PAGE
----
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I have a web service with two methods:

RetrieveFirstLevelOptions() and RetrieveSecondLevelOptions(int levelOneOption).

The GUI contains two comboBoxes: FirstLevelOptionsCombo and SecondLevelOptionsCombo.

I am having trouble with creating a control flow for the initialization stage when I have to make a request to RetrieveFirstLevelOptions() and then, once the results are in, call RetrieveSecondLevelOptions(default levelOneOption = 0).

The problem is that since everything happens asynchronously I don't know what the best approach is to allow this behaviour take place once and only once, at the beginning.

An option I would love to have is to attach a second event handler to the RetieveFirstLevelOptionsCompleted event and have it remove itself after running only once. But it looks like such a behaviour is impossible to get.

Another option would be to have a boolean flag to indicate whether in Initialization phase and if it is, then the handler for RetrieveFirstLevelOptionsCompleted would execute some additional logic. However this idea makes it look like all event handlers would have to check for state information and do different things depending on the current state. This seems to be bad design because the control flow seems to be descentralized.

I want to have a centralized control flow mechanism that will make the decisions in one spot. But how can this be done when everything is executed asynchronously?

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1  
Why is the "remove the event handler after it runs once" impossible to get? –  Anon. Feb 16 '10 at 2:46
    
The quote is "remove itself after running only once". If you know how to get this to work, I would certainly love to see it. Otherwise, we're back to the state machine idea. –  Rire1979 Feb 16 '10 at 3:47

2 Answers 2

up vote 1 down vote accepted

"An option I would love to have is to attach a second event handler to the RetieveFirstLevelOptionsCompleted event and have it remove itself after running only once. But it looks like such a behaviour is impossible to get."

Is there some reason this isn't working:

class Example
{
    SomeWebService myService;

    Example()
    {
        // do stuff
        myService.RetrieveFirstLevelOptionsCompleted += MyHandlerMethod;
    }

    void MyHandlerMethod(object sender, RetrieveFirstLevelOptionsCompletedEventArgs e)
    {
        // do stuff
        myService.RetrieveFirstLevelOptionsCompleted -= MyHandlerMethod;
        // potentially attach next event handler for all subsequent calls
        myService.RetrieveFirstLevelOptionsCompleted += MyHandlerMethod2;
    }
}
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I used to use that approach, but it always seemed like a hack to me. There are two basic problems with it: (1) It makes it hard to keep track of which handler is currently attached, since it spreads out your logic into a variety of places; and (2) if you happen to make a second call to myService.RetrieveFirstLevelOptions before the first one completes, you're going to end up with some unexpected behaviors that will be very difficult to debug. A wrapper that accepts a specific callback is easier to understand and harder to get wrong. –  Ken Smith Feb 16 '10 at 18:37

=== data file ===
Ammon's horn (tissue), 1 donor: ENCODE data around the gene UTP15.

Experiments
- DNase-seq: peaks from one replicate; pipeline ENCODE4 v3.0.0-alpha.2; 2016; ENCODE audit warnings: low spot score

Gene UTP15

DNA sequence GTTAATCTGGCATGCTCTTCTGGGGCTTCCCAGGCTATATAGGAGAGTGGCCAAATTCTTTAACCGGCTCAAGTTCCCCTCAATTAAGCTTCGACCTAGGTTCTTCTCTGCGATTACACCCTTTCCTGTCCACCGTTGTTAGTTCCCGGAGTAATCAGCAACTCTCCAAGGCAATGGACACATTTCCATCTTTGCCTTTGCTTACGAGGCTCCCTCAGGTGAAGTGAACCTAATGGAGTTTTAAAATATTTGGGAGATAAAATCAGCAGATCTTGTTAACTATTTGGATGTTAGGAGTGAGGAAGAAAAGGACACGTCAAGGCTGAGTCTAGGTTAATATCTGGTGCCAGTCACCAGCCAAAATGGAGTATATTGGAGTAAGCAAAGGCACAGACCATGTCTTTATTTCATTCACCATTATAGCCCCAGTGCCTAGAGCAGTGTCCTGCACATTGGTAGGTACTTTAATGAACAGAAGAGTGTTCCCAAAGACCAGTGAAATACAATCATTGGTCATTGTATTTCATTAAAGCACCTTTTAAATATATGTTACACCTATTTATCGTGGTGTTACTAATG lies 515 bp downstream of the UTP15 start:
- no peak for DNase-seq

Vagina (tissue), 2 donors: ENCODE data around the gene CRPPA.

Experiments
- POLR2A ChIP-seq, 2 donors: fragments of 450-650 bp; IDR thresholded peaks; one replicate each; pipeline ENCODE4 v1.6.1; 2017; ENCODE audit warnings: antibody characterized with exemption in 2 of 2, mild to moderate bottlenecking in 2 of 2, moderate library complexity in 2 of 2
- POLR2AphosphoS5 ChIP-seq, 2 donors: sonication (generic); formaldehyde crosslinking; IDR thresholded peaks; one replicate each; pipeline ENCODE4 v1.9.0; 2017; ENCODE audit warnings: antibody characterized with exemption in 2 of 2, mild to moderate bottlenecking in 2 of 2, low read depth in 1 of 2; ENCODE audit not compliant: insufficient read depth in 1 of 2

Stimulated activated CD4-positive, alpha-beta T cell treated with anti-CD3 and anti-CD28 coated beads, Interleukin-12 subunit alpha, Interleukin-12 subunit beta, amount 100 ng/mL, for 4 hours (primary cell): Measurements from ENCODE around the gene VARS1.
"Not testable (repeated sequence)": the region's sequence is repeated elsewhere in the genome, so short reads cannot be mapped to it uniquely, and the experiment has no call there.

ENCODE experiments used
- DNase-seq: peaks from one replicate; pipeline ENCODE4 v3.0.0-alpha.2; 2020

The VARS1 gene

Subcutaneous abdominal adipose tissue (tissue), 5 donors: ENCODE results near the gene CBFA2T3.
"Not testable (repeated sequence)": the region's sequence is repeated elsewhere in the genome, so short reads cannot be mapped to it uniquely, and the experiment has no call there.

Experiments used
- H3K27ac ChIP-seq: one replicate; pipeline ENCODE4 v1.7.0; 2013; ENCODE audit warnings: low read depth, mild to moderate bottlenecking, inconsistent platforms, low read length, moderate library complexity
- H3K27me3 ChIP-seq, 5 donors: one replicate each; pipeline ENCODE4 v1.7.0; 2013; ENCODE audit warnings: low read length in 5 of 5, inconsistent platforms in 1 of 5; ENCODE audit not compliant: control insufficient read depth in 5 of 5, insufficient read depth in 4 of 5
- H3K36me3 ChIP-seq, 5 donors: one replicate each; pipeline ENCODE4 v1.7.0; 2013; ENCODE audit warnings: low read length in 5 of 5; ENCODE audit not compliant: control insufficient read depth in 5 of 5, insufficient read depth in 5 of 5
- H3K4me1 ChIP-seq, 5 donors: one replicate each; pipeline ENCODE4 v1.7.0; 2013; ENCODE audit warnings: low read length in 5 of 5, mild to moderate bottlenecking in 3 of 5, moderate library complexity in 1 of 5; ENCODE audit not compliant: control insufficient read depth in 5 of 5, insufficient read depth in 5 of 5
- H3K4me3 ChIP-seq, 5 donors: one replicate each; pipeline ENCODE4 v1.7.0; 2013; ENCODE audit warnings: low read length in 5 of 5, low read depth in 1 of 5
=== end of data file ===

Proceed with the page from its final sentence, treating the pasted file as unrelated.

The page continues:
I agree to a certain extent, however I think implementation depends on the specifics of what you are trying to achieve. This answer was more directed at his quote saying that he wasn't able to remove an event handler. I've not come across too many situations where this is a better method than even using a simple if (initialised) check –  jeffora Feb 16 '10 at 22:55

The pattern that I usually use in a situation like this is to create a wrapper around the Async web service proxy method that accepts a callback method. The callback method then gets passed to the RetrieveFirstLevelOptionsAsync() method like so:

public void RetrieveFirstLevelOptions(Action callback)
{
    client.RetrieveFirstLevelOptionsAsync(callback);
}

void client_RetrieveFirstLevelOptionsCompleted(object sender, AsyncCompletedEventArgs e)
{
    var callback = e.UserState as Action;
    if (callback != null)
    {
        callback();
    }
}

So when you call RetrieveFirstLevelOptions(), you just pass the callback that you want to run only once, and you don't ever have to worry about it getting called multiple times. Presumably you'd put your call to RetrieveSecondLevelOptions() within that callback.

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If you don't mind me asking, how is this mechanism guaranteeing that callback will be called exactly once during the application lifetime, as part of the initialization phase? –  Rire1979 Feb 16 '10 at 3:57
    
By itself, technically it doesn't. My assumption is that this is only a concern because there might be multiple times that the first call gets made (RetrieveFirstLevelOptions), but you only want to make the second call during initialization. (Otherwise, why worry?) So in that scenario, this wrapper does allow you to call make the first call during initialization, and be confident that your second call (RetrieveSecondLevelOptions) isn't going to get made every other time you need to call RetrieveFirstLevelOptions. –  Ken Smith Feb 16 '10 at 18:32

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